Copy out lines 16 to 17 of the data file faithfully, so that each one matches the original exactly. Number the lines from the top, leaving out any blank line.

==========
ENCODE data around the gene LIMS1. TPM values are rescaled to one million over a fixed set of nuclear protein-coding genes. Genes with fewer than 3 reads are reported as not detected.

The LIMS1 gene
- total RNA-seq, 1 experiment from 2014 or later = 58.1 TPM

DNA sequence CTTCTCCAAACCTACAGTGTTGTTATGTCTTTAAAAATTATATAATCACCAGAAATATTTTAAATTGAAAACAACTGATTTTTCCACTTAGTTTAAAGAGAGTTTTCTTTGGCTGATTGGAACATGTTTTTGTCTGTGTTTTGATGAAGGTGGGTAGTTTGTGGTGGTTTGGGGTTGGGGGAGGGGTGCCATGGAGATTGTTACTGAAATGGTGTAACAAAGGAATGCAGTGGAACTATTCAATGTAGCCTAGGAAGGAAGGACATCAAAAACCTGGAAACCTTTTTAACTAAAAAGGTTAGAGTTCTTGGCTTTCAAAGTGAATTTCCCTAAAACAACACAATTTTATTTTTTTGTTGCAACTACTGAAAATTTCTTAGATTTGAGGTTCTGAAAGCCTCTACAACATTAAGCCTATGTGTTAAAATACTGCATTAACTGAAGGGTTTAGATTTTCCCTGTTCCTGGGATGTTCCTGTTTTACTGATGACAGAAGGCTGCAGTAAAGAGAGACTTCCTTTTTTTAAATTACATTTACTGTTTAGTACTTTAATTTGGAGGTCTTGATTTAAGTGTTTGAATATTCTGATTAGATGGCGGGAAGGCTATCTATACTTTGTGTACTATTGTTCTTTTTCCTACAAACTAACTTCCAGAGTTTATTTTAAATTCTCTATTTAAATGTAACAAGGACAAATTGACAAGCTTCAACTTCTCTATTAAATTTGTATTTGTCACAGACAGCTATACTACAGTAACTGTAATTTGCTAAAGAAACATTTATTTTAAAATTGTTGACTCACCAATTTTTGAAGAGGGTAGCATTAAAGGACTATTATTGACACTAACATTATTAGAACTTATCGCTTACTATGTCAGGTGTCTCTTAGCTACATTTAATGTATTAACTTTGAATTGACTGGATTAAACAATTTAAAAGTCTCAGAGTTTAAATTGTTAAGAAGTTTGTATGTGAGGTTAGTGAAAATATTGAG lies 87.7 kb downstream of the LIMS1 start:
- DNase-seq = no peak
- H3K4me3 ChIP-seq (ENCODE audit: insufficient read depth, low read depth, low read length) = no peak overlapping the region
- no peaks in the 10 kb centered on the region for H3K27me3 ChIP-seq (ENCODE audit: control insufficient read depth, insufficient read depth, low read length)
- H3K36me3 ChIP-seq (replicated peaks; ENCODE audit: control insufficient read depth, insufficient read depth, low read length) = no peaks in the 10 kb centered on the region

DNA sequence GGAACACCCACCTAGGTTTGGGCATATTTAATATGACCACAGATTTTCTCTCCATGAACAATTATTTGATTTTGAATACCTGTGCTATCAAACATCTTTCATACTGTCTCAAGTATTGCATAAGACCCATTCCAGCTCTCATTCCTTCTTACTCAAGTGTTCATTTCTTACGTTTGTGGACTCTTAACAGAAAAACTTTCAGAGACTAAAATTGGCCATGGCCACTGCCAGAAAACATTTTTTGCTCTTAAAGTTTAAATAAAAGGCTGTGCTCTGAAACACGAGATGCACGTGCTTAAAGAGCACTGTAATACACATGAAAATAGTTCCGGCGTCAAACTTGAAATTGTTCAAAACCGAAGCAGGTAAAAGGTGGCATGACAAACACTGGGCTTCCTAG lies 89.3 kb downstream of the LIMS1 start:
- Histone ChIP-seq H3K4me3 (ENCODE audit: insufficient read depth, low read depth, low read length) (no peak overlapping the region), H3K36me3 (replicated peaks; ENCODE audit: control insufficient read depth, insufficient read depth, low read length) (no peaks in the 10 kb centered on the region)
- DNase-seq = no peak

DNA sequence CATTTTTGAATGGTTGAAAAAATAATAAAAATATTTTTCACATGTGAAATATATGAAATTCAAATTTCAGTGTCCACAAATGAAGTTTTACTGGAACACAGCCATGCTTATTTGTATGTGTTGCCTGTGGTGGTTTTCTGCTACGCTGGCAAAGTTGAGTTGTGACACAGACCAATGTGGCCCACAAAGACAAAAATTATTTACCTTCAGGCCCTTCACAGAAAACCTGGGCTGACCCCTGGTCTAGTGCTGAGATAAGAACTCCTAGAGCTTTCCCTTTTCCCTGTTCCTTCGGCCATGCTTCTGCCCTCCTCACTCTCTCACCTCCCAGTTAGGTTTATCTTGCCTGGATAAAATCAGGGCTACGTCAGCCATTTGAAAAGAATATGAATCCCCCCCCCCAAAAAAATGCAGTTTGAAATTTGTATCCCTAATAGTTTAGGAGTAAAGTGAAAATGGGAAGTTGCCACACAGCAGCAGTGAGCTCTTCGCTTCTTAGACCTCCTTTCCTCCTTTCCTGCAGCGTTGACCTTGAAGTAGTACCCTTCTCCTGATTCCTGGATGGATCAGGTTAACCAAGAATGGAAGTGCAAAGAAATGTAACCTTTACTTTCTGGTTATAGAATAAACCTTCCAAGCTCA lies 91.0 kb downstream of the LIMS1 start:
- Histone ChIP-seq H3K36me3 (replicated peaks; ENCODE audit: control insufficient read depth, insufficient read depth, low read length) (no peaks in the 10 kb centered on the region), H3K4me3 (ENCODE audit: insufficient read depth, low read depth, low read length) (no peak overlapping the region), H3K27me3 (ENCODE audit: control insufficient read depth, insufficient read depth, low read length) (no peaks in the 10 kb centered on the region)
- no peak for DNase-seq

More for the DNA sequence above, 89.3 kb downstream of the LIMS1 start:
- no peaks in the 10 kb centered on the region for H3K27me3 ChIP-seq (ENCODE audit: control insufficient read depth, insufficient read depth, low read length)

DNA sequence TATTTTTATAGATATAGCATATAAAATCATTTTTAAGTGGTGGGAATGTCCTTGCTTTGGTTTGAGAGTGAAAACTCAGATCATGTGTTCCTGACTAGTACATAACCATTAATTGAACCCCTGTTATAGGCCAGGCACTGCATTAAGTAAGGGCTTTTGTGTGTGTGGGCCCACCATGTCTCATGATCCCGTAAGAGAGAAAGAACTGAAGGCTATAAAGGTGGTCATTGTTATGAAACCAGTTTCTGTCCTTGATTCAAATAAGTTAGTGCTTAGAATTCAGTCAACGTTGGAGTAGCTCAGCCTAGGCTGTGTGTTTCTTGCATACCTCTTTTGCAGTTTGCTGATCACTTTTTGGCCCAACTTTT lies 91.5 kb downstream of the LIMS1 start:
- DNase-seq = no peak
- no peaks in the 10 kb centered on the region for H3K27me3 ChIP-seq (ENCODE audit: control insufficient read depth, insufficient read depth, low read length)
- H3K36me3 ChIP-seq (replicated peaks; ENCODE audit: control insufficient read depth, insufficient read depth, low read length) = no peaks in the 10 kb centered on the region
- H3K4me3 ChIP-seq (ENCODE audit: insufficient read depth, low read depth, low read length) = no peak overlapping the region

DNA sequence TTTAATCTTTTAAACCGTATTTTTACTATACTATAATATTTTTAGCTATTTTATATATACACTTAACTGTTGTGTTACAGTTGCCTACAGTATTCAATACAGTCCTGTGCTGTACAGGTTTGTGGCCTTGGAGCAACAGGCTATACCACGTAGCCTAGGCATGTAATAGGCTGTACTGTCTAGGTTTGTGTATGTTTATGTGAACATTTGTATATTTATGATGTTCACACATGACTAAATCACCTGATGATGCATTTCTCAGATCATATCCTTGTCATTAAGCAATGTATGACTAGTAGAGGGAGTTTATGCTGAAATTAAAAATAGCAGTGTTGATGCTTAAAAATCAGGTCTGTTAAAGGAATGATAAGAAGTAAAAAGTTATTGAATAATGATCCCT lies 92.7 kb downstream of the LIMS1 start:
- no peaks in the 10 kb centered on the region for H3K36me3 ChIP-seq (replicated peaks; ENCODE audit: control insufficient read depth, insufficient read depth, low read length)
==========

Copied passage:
- no peaks in the 10 kb centered on the region for H3K27me3 ChIP-seq (ENCODE audit: control insufficient read depth, insufficient read depth, low read length)

DNA sequence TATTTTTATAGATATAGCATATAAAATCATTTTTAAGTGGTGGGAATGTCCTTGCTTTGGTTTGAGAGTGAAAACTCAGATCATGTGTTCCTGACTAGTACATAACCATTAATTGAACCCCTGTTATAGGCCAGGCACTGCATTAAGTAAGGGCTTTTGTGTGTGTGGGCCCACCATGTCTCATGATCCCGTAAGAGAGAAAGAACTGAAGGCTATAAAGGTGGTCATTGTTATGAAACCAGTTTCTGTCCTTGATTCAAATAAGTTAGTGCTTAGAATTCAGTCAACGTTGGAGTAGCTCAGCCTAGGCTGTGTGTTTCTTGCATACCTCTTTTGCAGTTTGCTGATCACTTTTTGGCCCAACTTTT lies 91.5 kb downstream of the LIMS1 start: